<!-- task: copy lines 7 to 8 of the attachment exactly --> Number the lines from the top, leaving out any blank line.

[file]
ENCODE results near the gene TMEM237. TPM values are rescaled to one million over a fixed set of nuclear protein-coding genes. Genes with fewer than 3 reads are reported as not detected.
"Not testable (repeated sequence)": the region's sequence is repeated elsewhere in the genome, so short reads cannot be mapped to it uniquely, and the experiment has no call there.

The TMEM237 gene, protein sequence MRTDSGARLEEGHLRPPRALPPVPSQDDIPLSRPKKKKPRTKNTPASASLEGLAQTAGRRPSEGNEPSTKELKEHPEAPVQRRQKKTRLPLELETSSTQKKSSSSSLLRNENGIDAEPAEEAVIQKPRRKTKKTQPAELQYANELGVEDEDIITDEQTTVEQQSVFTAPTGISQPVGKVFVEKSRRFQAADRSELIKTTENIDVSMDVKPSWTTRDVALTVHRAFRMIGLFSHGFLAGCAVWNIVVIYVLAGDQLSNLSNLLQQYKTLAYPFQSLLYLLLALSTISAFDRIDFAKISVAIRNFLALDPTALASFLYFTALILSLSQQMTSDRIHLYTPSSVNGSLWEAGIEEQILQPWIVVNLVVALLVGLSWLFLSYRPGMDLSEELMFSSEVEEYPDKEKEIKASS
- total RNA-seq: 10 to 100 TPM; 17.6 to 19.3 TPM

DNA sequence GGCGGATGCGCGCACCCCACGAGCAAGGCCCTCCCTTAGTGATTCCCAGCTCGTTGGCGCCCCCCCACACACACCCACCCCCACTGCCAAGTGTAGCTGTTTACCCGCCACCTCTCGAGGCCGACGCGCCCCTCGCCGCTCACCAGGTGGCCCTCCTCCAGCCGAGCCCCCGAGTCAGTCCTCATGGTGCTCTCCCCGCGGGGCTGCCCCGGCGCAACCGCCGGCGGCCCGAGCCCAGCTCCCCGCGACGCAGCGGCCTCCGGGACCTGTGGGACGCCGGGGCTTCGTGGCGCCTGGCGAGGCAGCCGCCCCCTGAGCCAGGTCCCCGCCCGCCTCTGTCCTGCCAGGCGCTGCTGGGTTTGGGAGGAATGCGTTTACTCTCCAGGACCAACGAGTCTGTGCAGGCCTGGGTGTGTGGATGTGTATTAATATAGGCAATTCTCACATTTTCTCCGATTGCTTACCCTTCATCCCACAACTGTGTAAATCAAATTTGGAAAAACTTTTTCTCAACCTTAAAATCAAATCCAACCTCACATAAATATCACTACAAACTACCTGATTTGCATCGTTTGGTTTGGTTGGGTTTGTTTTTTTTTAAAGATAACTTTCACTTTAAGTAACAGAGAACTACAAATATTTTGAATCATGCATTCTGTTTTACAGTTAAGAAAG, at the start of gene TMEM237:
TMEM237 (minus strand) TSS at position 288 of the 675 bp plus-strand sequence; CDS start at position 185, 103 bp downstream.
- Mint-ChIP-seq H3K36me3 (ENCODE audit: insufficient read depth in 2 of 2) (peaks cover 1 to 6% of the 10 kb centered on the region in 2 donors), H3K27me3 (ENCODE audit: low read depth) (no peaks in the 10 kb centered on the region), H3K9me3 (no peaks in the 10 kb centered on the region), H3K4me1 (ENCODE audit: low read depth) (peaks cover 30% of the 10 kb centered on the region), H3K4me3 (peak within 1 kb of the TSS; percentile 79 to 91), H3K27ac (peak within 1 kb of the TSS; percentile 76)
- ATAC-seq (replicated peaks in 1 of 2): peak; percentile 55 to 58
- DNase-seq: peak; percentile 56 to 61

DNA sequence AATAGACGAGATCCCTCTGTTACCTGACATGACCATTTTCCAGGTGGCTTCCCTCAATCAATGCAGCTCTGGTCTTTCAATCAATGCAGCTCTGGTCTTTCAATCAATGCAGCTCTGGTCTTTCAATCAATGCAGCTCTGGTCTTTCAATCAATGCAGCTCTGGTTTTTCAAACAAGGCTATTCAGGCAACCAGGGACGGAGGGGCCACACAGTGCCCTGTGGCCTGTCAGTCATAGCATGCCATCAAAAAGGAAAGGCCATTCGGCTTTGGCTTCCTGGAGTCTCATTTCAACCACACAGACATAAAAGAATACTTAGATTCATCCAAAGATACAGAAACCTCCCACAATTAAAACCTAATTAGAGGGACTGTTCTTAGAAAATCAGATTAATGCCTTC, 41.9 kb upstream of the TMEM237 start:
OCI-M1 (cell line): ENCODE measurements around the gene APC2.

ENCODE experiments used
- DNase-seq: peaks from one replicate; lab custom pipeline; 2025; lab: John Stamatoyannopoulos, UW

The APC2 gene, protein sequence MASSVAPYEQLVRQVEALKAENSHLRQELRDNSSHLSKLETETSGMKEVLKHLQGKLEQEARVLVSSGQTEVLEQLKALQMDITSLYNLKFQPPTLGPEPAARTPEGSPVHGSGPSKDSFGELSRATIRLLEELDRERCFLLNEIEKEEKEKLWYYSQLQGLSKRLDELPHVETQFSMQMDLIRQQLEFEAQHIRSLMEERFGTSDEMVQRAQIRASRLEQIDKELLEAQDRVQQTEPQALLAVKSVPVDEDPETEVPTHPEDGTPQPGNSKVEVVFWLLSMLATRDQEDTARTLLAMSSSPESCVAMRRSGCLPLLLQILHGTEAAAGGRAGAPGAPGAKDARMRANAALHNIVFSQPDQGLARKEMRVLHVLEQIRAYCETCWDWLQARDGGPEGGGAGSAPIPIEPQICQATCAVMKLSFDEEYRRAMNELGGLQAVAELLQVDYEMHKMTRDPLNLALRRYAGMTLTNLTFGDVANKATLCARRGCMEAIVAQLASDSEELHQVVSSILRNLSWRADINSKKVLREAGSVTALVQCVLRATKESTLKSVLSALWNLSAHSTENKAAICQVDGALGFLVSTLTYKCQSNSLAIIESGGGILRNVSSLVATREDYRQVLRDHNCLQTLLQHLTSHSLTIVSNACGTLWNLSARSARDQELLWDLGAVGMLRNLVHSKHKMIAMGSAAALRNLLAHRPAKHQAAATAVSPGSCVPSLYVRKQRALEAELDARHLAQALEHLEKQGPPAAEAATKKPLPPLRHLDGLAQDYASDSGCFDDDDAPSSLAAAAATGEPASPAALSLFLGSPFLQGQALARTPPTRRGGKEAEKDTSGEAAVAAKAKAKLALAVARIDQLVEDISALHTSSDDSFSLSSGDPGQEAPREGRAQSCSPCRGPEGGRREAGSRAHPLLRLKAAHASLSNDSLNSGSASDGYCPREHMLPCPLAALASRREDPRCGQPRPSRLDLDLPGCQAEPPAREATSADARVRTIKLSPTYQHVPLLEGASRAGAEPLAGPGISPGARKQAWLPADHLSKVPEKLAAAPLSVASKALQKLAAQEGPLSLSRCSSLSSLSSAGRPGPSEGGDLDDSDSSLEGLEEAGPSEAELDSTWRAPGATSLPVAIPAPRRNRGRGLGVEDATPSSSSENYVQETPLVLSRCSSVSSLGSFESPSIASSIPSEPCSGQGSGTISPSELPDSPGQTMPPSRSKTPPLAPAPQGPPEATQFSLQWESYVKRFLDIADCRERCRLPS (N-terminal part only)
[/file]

- Mint-ChIP-seq H3K36me3 (ENCODE audit: insufficient read depth in 2 of 2) (peaks cover 1 to 6% of the 10 kb centered on the region in 2 donors), H3K27me3 (ENCODE audit: low read depth) (no peaks in the 10 kb centered on the region), H3K9me3 (no peaks in the 10 kb centered on the region), H3K4me1 (ENCODE audit: low read depth) (peaks cover 30% of the 10 kb centered on the region), H3K4me3 (peak within 1 kb of the TSS; percentile 79 to 91), H3K27ac (peak within 1 kb of the TSS; percentile 76)
- ATAC-seq (replicated peaks in 1 of 2): peak; percentile 55 to 58